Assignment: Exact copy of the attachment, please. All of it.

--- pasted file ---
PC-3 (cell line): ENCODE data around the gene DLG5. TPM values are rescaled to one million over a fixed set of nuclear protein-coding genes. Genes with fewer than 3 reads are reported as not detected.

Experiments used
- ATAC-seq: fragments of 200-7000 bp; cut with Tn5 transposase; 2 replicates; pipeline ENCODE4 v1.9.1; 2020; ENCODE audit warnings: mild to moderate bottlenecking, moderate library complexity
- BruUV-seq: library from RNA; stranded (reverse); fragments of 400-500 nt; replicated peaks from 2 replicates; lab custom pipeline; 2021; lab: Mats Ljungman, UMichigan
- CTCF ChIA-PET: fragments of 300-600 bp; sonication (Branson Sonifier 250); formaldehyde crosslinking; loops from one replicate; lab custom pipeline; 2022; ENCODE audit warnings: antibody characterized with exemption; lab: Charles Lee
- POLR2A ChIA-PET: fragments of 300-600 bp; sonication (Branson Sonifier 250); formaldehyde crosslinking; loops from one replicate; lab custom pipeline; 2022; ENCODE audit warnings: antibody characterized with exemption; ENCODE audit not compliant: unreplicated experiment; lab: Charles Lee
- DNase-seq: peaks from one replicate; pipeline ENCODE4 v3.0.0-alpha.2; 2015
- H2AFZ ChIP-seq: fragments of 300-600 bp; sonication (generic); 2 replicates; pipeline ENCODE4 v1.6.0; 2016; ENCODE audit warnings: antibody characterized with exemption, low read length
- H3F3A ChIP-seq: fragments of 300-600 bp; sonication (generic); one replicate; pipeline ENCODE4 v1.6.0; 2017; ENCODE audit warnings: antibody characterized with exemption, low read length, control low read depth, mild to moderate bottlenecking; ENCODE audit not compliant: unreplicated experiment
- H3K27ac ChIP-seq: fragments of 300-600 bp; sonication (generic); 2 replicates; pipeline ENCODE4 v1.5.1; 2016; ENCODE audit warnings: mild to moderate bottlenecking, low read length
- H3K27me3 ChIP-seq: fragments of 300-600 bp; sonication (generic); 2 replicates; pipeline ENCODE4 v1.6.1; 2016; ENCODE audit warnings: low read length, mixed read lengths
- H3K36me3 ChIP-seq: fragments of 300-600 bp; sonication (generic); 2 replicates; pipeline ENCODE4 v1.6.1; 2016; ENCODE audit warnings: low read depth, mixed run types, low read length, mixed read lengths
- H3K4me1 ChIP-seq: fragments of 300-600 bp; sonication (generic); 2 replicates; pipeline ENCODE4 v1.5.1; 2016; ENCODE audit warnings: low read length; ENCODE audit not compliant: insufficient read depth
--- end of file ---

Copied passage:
PC-3 (cell line): ENCODE data around the gene DLG5. TPM values are rescaled to one million over a fixed set of nuclear protein-coding genes. Genes with fewer than 3 reads are reported as not detected.

Experiments used
- ATAC-seq: fragments of 200-7000 bp; cut with Tn5 transposase; 2 replicates; pipeline ENCODE4 v1.9.1; 2020; ENCODE audit warnings: mild to moderate bottlenecking, moderate library complexity
- BruUV-seq: library from RNA; stranded (reverse); fragments of 400-500 nt; replicated peaks from 2 replicates; lab custom pipeline; 2021; lab: Mats Ljungman, UMichigan
- CTCF ChIA-PET: fragments of 300-600 bp; sonication (Branson Sonifier 250); formaldehyde crosslinking; loops from one replicate; lab custom pipeline; 2022; ENCODE audit warnings: antibody characterized with exemption; lab: Charles Lee
- POLR2A ChIA-PET: fragments of 300-600 bp; sonication (Branson Sonifier 250); formaldehyde crosslinking; loops from one replicate; lab custom pipeline; 2022; ENCODE audit warnings: antibody characterized with exemption; ENCODE audit not compliant: unreplicated experiment; lab: Charles Lee
- DNase-seq: peaks from one replicate; pipeline ENCODE4 v3.0.0-alpha.2; 2015
- H2AFZ ChIP-seq: fragments of 300-600 bp; sonication (generic); 2 replicates; pipeline ENCODE4 v1.6.0; 2016; ENCODE audit warnings: antibody characterized with exemption, low read length
- H3F3A ChIP-seq: fragments of 300-600 bp; sonication (generic); one replicate; pipeline ENCODE4 v1.6.0; 2017; ENCODE audit warnings: antibody characterized with exemption, low read length, control low read depth, mild to moderate bottlenecking; ENCODE audit not compliant: unreplicated experiment
- H3K27ac ChIP-seq: fragments of 300-600 bp; sonication (generic); 2 replicates; pipeline ENCODE4 v1.5.1; 2016; ENCODE audit warnings: mild to moderate bottlenecking, low read length
- H3K27me3 ChIP-seq: fragments of 300-600 bp; sonication (generic); 2 replicates; pipeline ENCODE4 v1.6.1; 2016; ENCODE audit warnings: low read length, mixed read lengths
- H3K36me3 ChIP-seq: fragments of 300-600 bp; sonication (generic); 2 replicates; pipeline ENCODE4 v1.6.1; 2016; ENCODE audit warnings: low read depth, mixed run types, low read length, mixed read lengths
- H3K4me1 ChIP-seq: fragments of 300-600 bp; sonication (generic); 2 replicates; pipeline ENCODE4 v1.5.1; 2016; ENCODE audit warnings: low read length; ENCODE audit not compliant: insufficient read depth